Hendel and Lizzeri (2003) used data on term life insurance contracts to examine the properties of long-term contracts. They compared the costs 1 of annual premiums for a one-year automatic renewal term life insurance policy, a one-year optional renewal term life insurance policy, and a 20-year premium level term life insurance policy (with a death benefit of $500,000). In the case of the one-year automatic renewal term life insurance policy, it is renewable regardless of the policyholder’s health at the time of renewal. As the mortality rate rises with age, the premium for a policyholder aged 58 is approximately four times higher than when he/she purchased the policy at age 40 ($459). In the case of the one- year optional renewal term life insurance policy, if the policyholder passes the medical exam each year, the premium at age 58 will be only approximately three times the amount paid when they first purchased the policy at age 40 ($370). However, if the policyholder fails the medical examination at age 41, the premiums when the policyholder is 58 years of age will be 15 times that paid when they first purchased the policy at age 40 ($370). The premium levels in the 20-year term life insurance policy are higher when the policyholder enters into it at age 40, at $866. At age 58, however, the policyholder’s premium remains unchanged at $866, regardless of health. Policyholders who pay a high premium in the initial stage of their policy tend to have a low cancellation rate, and the
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Uberrimae Fidei and Adverse Selection: the equitable legal judgment of Insurance Contracts

Uberrimae Fidei and Adverse Selection: the equitable legal judgment of Insurance Contracts

Given the potential for utmost good faith to reduce asymmetric information and therefore adverse selection in insurance markets, and also reduce transaction costs in insurance markets, it would prima facie appear to be the case that courts of law ought to vigorously enforce insurance contracts as a means of improving social welfare (on any normally behaved social welfare function). Additionally, Levine (1998) found that countries which rigorously enforce contracts (generally, not specific to insurance) have better developed banks and, as an exogenous component, higher per capita growth, physical capital accumulation, and productivity growth. Unfortunately, the outcome of an improvement in social welfare through the strict enforcement of insurance contracts, at law, has two necessary conditions:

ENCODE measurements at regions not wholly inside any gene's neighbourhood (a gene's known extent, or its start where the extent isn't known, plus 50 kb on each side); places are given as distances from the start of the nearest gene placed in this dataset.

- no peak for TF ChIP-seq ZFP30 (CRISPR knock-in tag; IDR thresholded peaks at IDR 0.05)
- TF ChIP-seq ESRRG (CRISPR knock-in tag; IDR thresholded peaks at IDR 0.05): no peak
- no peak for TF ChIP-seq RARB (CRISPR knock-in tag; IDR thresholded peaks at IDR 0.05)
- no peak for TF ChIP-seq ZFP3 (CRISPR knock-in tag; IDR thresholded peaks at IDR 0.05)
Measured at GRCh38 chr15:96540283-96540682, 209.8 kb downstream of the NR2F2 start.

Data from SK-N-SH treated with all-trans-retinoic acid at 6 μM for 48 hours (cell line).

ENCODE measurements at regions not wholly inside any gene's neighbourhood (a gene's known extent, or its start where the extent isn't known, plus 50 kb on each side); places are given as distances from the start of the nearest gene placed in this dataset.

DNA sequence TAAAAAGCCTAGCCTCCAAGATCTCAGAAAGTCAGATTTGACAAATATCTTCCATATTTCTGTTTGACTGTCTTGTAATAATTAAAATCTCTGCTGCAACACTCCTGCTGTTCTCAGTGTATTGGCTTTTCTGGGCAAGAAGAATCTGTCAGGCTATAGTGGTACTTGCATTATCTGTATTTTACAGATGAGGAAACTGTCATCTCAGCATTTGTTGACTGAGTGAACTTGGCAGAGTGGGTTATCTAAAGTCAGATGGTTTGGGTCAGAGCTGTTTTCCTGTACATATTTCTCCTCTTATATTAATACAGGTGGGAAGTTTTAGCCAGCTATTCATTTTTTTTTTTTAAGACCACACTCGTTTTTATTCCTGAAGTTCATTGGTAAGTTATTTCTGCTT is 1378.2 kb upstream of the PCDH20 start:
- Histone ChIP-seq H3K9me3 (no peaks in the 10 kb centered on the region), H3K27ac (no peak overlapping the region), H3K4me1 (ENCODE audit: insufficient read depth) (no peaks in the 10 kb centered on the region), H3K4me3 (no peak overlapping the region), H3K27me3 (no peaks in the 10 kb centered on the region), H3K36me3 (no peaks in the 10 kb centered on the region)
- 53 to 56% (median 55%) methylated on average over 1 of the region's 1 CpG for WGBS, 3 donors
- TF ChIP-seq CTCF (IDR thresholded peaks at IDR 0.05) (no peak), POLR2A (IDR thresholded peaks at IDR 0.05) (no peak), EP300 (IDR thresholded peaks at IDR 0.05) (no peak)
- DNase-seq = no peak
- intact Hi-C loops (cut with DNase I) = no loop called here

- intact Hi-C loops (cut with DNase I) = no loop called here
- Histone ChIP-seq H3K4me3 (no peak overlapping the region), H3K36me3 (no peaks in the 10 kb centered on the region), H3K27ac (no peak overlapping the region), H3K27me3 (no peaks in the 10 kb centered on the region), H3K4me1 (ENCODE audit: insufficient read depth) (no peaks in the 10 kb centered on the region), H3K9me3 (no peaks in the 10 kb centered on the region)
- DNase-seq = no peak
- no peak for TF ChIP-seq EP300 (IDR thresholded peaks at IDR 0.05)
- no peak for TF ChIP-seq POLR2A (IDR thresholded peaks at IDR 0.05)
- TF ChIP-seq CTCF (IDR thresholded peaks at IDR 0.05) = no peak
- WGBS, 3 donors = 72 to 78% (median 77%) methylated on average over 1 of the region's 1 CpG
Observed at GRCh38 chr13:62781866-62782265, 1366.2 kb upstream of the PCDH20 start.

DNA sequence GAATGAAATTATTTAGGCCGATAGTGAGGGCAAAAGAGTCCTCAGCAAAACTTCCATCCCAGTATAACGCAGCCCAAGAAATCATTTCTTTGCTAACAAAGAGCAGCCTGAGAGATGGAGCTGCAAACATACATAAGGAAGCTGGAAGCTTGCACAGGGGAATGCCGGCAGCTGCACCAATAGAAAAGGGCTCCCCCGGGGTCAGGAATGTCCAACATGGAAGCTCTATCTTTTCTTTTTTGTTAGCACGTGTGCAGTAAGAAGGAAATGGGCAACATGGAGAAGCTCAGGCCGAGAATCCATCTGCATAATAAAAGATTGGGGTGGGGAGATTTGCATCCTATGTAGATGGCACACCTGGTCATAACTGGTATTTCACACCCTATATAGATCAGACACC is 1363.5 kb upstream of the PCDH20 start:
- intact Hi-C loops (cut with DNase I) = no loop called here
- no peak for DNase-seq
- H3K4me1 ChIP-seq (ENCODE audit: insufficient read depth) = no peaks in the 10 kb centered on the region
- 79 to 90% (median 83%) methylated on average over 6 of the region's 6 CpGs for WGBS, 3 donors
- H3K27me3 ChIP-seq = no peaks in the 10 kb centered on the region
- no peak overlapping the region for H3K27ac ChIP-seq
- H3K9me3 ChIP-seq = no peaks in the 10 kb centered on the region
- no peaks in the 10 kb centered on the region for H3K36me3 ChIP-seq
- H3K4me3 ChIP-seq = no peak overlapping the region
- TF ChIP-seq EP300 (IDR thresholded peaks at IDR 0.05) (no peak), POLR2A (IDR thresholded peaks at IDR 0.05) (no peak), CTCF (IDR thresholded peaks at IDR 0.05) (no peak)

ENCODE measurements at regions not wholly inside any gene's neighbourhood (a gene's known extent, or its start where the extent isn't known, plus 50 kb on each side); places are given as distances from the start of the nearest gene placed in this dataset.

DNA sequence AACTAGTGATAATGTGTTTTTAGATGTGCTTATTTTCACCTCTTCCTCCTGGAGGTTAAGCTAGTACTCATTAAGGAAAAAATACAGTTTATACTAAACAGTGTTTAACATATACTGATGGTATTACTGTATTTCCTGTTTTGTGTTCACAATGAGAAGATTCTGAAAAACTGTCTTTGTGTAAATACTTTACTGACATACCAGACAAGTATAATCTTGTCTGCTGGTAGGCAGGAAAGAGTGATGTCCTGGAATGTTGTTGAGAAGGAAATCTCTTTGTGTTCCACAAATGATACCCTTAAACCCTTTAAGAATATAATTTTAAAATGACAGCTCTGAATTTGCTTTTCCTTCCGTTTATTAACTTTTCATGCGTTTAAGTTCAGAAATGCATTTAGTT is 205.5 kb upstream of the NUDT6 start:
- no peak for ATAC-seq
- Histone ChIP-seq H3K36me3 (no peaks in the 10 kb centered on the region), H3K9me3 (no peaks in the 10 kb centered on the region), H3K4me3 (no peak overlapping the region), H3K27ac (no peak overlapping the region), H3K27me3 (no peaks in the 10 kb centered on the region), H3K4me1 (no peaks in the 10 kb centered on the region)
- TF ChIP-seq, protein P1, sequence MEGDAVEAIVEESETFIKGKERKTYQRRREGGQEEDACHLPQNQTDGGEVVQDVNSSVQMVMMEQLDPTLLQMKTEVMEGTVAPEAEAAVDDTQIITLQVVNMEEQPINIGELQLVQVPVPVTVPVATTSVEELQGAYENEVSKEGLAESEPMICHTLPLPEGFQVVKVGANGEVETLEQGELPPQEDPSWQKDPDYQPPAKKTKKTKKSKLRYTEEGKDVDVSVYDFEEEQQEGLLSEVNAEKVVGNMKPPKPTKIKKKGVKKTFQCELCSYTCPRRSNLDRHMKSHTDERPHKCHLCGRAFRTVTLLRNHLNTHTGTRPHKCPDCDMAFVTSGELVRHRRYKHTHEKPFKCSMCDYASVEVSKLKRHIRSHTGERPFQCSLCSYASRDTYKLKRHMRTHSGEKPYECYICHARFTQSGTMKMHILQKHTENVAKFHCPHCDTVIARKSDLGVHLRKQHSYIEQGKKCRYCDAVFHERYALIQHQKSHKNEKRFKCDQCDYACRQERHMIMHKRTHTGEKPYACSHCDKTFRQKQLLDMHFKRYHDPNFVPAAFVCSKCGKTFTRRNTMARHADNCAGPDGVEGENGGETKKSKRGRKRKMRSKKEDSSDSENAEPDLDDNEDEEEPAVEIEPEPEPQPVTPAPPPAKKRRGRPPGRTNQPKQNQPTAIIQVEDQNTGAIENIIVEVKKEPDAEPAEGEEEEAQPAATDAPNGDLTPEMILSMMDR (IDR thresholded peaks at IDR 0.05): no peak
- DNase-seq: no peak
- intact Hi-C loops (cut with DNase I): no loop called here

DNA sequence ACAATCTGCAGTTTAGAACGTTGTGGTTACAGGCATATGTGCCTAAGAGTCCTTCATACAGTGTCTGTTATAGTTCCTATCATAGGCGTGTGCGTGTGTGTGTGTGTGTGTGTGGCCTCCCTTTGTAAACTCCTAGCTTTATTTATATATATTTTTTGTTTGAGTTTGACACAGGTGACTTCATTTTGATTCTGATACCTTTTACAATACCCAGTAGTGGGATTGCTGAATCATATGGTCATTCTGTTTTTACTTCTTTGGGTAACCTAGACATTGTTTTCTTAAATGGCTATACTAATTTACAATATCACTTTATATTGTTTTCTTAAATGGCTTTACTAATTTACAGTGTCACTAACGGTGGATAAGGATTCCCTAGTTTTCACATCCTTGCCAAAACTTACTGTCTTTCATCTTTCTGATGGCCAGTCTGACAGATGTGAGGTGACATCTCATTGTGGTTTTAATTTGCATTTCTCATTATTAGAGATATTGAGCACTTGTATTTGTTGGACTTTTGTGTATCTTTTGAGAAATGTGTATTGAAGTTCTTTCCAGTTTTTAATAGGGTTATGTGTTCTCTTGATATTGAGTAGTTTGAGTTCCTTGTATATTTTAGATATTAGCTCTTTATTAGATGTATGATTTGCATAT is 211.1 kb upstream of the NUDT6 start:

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Adverse selection in a community based health insurance scheme in rural Africa: Implications for introducing targeted subsidies

Adverse selection in a community based health insurance scheme in rural Africa: Implications for introducing targeted subsidies

Enrolment in CBHI is voluntary. To limit adverse selec- tion the unit of enrolment is set as a household. In addition, three months waiting period is enforced during which the enrollees are not entitled to receive CBHI benefits. Al- though the unit of enrolment is the household, the annual premium is set on an individual basis: 1500 CFA (2.29€) for an adult and 500 CFA (0.76€) for a child (less than 15 years old). The premium was set based on feasibility and willingness-to-pay (WTP) studies previously conducted in this region [27,28]. The premium for the entire household is paid in one single installment, at the beginning of the year, after the harvest. Membership is renewed yearly. The benefit package includes a wide range of first- and second- line medical services available within the NHD. The en- rolled are asked to seek care at a pre-assigned first-line fa- cility and only if referred they can access services at the District Hospital in Nouna. There are no copayments, deductibles or ceiling on the benefits.
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Adverse Selection, Genetic Testing and Life Insurance Lessons from Health Insurance in Australia

Adverse Selection, Genetic Testing and Life Insurance Lessons from Health Insurance in Australia